The group of contributors to The Open Book is a colourful one, including the Free Software Foundation’s Karsten Gerloff, Open Data Manchester’s Julian Tait, the Centre for Sustainable Communications’ Jorge Luis Zapico, The Guardian’s Simon Rogers, the Open Hardware Summit’s Catarina Mota, IBM’s Ville Peltola, Open Design Now‘s Peter Troxler, the Harvard Berkman Centre for Internet & Society’s Mayo Fuster Morelli and the Open Knowledge Foundation’s Rufus Pollock. Each piece explores a unique aspect of the open knowledge movement and how it has affected work, society and culture across paradigms, from government to business to design to education. Also included is “The Evolution of Open Knowledge”, the world’s first crowdsourced timeline of openness from 1425 to the current day which we asked you to contribute to earlier this year.

Due to the divisive nature of such an experimental publication, we do not attempt to present any single argument on what ‘open’ is. Instead, we hope The Open Book will serve as a platform for discussion and a launching pad for new ideas about the future of a global open knowledge movement in a time of rapid technological progress.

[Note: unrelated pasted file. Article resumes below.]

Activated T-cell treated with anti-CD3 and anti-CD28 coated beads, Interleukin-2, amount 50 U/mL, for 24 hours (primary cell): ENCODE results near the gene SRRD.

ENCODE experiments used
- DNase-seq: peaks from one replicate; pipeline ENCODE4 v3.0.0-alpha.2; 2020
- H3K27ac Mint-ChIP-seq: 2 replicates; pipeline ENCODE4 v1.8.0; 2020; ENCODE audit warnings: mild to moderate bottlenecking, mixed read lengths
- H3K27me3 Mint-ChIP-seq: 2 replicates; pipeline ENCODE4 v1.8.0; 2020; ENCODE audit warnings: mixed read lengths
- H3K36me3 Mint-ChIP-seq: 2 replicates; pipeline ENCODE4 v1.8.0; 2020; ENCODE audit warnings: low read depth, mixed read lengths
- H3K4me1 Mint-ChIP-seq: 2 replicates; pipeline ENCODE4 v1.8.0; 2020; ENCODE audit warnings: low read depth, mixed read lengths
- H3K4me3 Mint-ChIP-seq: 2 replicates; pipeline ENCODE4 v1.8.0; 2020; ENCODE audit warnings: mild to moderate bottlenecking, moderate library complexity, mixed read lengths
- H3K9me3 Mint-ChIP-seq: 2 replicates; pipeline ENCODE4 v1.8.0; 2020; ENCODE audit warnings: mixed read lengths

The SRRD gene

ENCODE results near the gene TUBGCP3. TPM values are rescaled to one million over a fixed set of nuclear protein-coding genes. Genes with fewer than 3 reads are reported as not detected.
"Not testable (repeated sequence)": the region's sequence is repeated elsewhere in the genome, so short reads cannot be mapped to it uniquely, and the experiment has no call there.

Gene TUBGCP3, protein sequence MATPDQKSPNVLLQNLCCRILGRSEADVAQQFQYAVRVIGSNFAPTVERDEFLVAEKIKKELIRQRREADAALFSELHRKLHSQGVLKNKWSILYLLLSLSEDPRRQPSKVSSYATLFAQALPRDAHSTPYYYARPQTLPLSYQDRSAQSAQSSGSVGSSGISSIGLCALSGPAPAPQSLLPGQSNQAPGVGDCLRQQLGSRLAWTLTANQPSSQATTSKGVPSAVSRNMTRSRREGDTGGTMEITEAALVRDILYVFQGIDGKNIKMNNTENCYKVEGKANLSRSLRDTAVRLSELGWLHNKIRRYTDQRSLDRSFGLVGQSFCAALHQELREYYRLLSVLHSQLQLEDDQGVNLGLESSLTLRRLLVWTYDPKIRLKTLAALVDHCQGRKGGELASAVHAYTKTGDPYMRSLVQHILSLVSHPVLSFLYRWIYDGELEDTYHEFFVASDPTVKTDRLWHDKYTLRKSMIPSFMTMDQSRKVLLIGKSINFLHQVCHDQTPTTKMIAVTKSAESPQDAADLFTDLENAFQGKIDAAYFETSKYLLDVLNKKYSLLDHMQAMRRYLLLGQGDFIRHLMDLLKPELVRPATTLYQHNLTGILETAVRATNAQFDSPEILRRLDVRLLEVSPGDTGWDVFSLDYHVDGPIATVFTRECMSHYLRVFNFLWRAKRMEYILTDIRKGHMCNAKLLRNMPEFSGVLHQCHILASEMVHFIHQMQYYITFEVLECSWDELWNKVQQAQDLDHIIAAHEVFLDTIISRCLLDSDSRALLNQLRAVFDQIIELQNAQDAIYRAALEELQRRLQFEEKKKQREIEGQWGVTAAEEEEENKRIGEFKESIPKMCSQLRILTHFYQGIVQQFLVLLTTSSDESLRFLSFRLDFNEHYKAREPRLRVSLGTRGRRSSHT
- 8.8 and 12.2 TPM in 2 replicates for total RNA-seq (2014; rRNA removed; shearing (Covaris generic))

Through the process of building this publication, we’ve learned a few important things — first, the term ‘open’ is not a panacea in itself, and second that we certainly differ on the specifics of what it should be. We’ve also learned that despite our differences, this movement nevertheless finds commonalities in the shared belief that transparency is key to good governance, inclusivity in public participation and strong civil societies. We humbly thank those of you who sent us contributions, argued with us, shared your ideas and helped us understand the open knowledge movement through your words. It’s been a deeply enriching process for all of us on the editorial team.

Lastly, we are happy to announce that The Open Book will be launched in Manchester this Friday, March 22nd at the FutureEverything Conference. Everyone is welcome to attend; browse the flyer below for details about time and location. We hope to see you there, and look forward to the many discussions (and lively debates!) yet to come as a result of this wonderful project!

Open Book at Future Everything 2013